Joyce Bupp, farm wife

Most of us are believers in the value of research.

Sometimes when you take a closer look at research projects, and delve into who, what, where and how it’s being funded, you question the value ... and the end results.

Results of a study recently reported in a daily dairy newsletter that comes across my computer feed left me chuckling, and shaking my head in puzzlement. It was a study undertaken by an Australian researcher, relating to what I’d label “cattle communication.” After studying a group of some 18 Holstein heifers for five months, the results determined that cattle had different communication techniques to relay different information to herdmates.

To “talk” with herdmates who were close by, the heifers reportedly used a low-frequency, sort-of-nasal call. A similar low-toned “mooing” is believed to also signal a low level of distress. A more high-frequency bellow was entailed for more distant communication. (Kinda’ like mom used when she called us with that “or else!” tone in her voice.) Higher-frequency bellowing also was a signal for estrus, or as most of us veteran dairy people would simply say “she was in heat.”

It took a five-month study to determine that? Well, duh.

Every cattle farmer I’ve ever known has a pretty good handle on what those “cattle communications” mean. And, in some cases, even without looking, if you’d been around a particular herd of cattle for any length of time, you had a good idea which bovine was doing the “talking.”

More than once, over the years, we were awakened in the middle of the night by “cattle communication.” High-frequency bawling, with an obvious hint of distress, generally signaled that one of our dry cows was about to drop a calf. And when that bawling woke us, The Farmer hit the floor and headed out to the box stalls. If it went too long, or he didn’t return in what seemed like reasonable time, I followed, in case an extra set of hands was needed for a difficult delivery.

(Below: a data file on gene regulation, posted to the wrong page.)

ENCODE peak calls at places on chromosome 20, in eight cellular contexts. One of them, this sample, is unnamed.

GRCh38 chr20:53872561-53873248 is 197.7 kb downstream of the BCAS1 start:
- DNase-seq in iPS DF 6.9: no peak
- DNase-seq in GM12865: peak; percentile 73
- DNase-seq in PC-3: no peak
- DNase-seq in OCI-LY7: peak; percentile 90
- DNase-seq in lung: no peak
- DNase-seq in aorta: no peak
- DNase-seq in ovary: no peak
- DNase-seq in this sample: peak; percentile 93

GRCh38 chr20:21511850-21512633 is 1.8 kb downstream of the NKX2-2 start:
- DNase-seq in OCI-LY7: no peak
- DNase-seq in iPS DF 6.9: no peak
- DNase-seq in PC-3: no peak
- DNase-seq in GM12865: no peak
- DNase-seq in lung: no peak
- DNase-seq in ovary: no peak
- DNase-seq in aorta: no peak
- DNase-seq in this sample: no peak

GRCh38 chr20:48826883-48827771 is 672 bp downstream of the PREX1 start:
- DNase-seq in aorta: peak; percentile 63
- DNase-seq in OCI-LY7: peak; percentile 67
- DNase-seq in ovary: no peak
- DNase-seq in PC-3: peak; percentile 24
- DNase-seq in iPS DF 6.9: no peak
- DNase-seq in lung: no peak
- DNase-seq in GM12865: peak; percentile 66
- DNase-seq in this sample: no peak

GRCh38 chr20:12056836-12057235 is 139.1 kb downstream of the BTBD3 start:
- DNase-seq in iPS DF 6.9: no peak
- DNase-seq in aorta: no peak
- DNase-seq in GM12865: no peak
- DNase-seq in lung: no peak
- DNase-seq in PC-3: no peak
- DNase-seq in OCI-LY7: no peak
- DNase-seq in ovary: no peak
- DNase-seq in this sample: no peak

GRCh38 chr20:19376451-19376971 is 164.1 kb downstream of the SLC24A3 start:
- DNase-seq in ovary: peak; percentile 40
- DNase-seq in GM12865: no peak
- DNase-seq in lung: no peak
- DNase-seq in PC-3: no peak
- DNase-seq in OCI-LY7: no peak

Other middle-of-the-night cattle communications brought groans of “oh no, the cows are out!” with the high-frequency calls, on more than one occasion, erupting from right below the open-in-summer bedroom windows. Thank goodness for four-wheelers, a farmer’s right-hand roundup piece of equipment. And quicker than saddling a horse.

Most mornings, as I open the door to the old barn, I’m greeted with an urgent “cattle communication.” It’s one, or both, of the two young dairy beef animals telling me they want their breakfast. And complaining that I wasn’t there at daybreak.

As we all know — without outside research — all animals communicate. The hens chatter as I open their door and leave them out each morning and make similar “conversation” when they come racing toward the porch looking for treats of crackers every time they see me come out the door.

Still, I was puzzled one morning last week by a strange, sort of high-pitched scream, originating from somewhere under the old barn. Eventually, at the most distant wall, I spied the source: a pair of resident “tomcats,” obviously in mating-season overdrive. Neither Teddy, my sort-of, sometimes housecat, or the pudgy gray-and-white contender for the potential harem, was budging. And I’m not sure which one at that point was screaming at the other.

Minutes later, I returned to the barn to find the pair just outside the door, hunched up, tails twitching, in an unmoving standoff. Bits of fur were liberally scattered all over the pavement, so much that it looked like a feather pillow had busted a seam. It wasn’t hard to figure out what that “communication” was all about.

With today being Valentine’s Day, we just hope that your loved ones, or the ones vying for your affection, communicate their caring with chocolate, pretty posies ... and maybe a nice dinner out.

We may all be “animals” in a way, but that’s a much more civilized communication than high-pitched, guttural screaming and flying fur.

And a Happy Valentine’s Day to all our beloved readers!

Joyce Bupp is a freelance writer in York County, Pennsylvania.